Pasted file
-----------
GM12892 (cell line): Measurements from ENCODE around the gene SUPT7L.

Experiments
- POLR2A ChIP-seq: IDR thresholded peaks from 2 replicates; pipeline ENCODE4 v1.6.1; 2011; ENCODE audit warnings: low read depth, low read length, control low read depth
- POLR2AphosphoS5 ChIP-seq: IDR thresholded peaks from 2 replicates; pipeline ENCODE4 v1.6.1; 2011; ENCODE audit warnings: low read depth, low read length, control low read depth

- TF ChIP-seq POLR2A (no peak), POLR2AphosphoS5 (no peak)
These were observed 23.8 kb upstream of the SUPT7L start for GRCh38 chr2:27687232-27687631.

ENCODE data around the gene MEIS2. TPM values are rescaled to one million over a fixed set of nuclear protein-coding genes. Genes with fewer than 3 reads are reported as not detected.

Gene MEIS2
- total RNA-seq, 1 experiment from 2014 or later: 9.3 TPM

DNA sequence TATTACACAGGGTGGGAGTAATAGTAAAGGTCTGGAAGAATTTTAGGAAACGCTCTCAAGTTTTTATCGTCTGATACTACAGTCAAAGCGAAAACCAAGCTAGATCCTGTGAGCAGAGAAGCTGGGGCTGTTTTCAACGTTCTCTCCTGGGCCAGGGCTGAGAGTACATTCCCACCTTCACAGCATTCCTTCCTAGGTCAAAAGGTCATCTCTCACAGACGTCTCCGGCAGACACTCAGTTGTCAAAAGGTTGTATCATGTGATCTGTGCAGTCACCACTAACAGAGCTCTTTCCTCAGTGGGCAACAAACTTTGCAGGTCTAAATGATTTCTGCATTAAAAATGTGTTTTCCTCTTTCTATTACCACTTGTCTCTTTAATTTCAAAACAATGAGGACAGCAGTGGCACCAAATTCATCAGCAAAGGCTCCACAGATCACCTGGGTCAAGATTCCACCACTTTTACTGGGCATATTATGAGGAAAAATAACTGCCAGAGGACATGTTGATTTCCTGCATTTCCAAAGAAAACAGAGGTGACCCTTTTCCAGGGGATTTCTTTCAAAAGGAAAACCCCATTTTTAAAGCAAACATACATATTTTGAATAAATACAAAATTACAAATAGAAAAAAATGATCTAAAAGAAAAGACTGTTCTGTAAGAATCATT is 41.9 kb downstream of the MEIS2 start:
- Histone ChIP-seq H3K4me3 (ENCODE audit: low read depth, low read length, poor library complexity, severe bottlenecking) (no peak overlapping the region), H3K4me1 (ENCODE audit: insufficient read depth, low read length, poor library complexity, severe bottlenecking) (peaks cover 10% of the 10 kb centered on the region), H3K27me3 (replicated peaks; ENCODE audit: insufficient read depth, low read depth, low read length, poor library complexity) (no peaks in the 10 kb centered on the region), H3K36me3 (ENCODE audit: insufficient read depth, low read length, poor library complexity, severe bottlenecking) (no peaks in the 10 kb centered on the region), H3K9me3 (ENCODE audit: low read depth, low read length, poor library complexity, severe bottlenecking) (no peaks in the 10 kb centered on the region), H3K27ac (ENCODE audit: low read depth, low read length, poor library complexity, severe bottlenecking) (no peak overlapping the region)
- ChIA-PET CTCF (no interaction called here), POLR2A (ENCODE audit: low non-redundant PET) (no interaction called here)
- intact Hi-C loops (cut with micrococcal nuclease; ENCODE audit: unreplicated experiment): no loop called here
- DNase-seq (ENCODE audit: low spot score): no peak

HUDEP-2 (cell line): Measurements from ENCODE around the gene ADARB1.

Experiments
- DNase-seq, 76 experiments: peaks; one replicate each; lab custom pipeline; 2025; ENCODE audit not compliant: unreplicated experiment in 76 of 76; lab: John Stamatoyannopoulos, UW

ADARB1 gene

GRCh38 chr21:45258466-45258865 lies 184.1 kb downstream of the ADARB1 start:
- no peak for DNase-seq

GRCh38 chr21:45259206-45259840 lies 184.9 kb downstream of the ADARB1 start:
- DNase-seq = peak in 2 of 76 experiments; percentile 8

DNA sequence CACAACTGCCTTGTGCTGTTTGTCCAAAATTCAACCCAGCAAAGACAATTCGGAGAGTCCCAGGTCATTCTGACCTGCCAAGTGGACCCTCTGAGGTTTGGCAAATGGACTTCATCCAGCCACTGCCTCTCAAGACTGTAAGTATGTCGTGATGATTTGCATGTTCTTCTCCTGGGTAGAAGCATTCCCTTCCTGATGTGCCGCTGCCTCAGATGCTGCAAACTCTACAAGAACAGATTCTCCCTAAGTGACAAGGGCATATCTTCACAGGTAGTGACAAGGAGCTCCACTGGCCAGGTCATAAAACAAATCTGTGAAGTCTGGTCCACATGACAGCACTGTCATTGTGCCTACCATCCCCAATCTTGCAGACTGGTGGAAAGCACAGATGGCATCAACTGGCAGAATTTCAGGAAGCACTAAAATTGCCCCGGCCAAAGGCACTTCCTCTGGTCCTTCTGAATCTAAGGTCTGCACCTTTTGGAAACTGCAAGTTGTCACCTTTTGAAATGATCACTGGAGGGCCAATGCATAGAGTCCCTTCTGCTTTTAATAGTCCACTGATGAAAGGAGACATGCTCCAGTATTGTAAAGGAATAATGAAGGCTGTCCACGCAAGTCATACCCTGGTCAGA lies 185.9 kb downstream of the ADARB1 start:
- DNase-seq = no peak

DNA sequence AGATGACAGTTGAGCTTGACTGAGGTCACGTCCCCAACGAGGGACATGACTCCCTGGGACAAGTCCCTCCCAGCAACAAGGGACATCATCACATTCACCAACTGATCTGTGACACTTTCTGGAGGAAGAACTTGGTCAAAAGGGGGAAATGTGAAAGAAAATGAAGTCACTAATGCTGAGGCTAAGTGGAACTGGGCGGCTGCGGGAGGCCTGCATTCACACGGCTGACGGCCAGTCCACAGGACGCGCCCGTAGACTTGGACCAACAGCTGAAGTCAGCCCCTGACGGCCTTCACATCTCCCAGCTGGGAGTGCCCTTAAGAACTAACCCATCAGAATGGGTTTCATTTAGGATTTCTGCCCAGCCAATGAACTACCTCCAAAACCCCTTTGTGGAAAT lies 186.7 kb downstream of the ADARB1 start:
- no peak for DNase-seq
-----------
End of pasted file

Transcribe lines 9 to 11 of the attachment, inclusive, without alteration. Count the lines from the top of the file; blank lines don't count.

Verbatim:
- total RNA-seq, 1 experiment from 2014 or later: 9.3 TPM

DNA sequence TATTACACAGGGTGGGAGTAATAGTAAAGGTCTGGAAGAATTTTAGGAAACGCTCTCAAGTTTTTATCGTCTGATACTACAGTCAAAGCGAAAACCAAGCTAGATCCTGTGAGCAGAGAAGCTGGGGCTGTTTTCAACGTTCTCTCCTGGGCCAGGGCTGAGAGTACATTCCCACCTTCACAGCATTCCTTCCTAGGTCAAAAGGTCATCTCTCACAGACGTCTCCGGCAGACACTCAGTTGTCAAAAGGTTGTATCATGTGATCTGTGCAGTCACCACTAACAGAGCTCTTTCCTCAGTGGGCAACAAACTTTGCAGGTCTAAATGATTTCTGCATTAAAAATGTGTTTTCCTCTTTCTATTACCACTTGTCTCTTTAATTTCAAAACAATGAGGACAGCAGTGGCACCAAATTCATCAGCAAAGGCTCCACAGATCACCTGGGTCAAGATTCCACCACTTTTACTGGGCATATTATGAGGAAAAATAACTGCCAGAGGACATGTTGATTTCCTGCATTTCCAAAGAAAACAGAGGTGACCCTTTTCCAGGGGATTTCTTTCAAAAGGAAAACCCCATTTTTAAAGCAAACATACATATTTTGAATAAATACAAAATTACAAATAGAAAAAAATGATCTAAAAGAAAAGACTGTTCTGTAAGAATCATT is 41.9 kb downstream of the MEIS2 start:
- Histone ChIP-seq H3K4me3 (ENCODE audit: low read depth, low read length, poor library complexity, severe bottlenecking) (no peak overlapping the region), H3K4me1 (ENCODE audit: insufficient read depth, low read length, poor library complexity, severe bottlenecking) (peaks cover 10% of the 10 kb centered on the region), H3K27me3 (replicated peaks; ENCODE audit: insufficient read depth, low read depth, low read length, poor library complexity) (no peaks in the 10 kb centered on the region), H3K36me3 (ENCODE audit: insufficient read depth, low read length, poor library complexity, severe bottlenecking) (no peaks in the 10 kb centered on the region), H3K9me3 (ENCODE audit: low read depth, low read length, poor library complexity, severe bottlenecking) (no peaks in the 10 kb centered on the region), H3K27ac (ENCODE audit: low read depth, low read length, poor library complexity, severe bottlenecking) (no peak overlapping the region)